In a recent coding event in Saskatoon, Brad Carter, development executive from Apple Education, suggested that computational thinking needs to be considered the fourth ‘R’ after reading, writing and arithmetic. The reason, he argues, is that the digital landscape has grown so intensely students will need a proper skill set to navigate it effectively. With mobile devices increasingly controlling most of our interactions, we’re putting much of our faith into coders who fall into a fairly specific demographic - namely the traditional white male programmer who has more in common with the Google founders than end users. Brad suggests that diversifying the coding world with more females and minorities will undoubtably improve the technological landscape. This is why we need to start programming at a young age and promote it directly to the underrepresented.
It’s highly unlikely that we’re on the verge of a global technological collapse at the hands of white male programmers. Only a minimum of economic knowledge is required to understand that the marketplace of apps is rich in choice and covers a vast variety of markets. Most demographics are served well and it’s difficult to sense any grand injustice or exploitation at an underrepresented population. Generally speaking, the market is thriving.
Instead of promoting coding to girls with the purpose of increasing the number hard code developers, why not use it as motivation to empower everyone to become literate in a world drowning in technology? Pushing buttons, opening a website and sending Snaps does not make someone technologically literate. A well educated individual who is competent in that fourth ‘R’ understands the motivation for a company to design, code and sell an app. This will undoubtably influence their purchase and/or use of any application. For example, if a competent coder was able to recognize that an app like Facebook was making money off of posted pictures by running a sneaky algorithm on every upload, then the user might make a better decision on what type of photos to share. One might simply declare this as critical thinking, but it’s deeper than that. Only an experienced programmer would be able to recognize the framework where background programs could exploit. Critical thinking can raise the initial questions and concerns. However, only a critical thinking individual exposed to coding could understand the red flags.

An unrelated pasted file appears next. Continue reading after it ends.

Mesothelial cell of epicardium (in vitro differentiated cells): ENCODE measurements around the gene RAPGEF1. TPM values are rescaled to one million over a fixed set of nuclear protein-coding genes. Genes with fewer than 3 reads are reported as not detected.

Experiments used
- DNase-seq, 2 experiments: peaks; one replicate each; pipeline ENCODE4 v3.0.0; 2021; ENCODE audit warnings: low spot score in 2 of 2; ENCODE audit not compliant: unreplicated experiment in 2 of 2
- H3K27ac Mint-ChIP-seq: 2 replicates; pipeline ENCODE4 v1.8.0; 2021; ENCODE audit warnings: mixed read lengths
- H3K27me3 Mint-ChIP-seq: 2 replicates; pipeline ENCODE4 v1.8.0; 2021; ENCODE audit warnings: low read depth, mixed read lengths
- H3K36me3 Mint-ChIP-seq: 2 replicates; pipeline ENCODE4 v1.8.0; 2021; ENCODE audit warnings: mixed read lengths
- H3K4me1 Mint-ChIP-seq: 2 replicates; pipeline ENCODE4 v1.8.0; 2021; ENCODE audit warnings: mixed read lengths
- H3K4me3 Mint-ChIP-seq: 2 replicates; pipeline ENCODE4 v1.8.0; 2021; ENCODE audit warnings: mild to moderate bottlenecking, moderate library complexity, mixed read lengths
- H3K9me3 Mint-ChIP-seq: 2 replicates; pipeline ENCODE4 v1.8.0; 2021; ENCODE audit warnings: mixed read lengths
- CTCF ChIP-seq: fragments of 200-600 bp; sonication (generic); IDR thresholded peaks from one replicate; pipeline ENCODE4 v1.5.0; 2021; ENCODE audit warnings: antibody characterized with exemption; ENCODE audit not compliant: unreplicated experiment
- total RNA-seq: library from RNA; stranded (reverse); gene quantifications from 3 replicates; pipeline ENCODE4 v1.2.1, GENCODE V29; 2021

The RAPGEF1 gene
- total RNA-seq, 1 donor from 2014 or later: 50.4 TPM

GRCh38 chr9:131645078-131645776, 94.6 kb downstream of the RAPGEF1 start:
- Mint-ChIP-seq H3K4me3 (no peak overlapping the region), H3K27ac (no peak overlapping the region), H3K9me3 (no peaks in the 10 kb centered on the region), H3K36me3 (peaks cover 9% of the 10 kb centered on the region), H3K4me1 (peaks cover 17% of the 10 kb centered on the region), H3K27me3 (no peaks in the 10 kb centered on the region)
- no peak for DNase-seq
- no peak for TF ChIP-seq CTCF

Competent, tech savvy, experienced coders in mass numbers across many demographics would most certainly influence the technological landscape in the long run. A diverse set of ideas may not drastically improve the programming marketplace, however, it will push the innovation of technology to new heights by offering different ideas and perspectives. We’ve only started to scratch the surface of technological potential (and will continue to do so regardless of who codes). With effective virtual reality, nanotechnology and AI around the corner, we’re going to need those diverse opinions.
Lets get coding!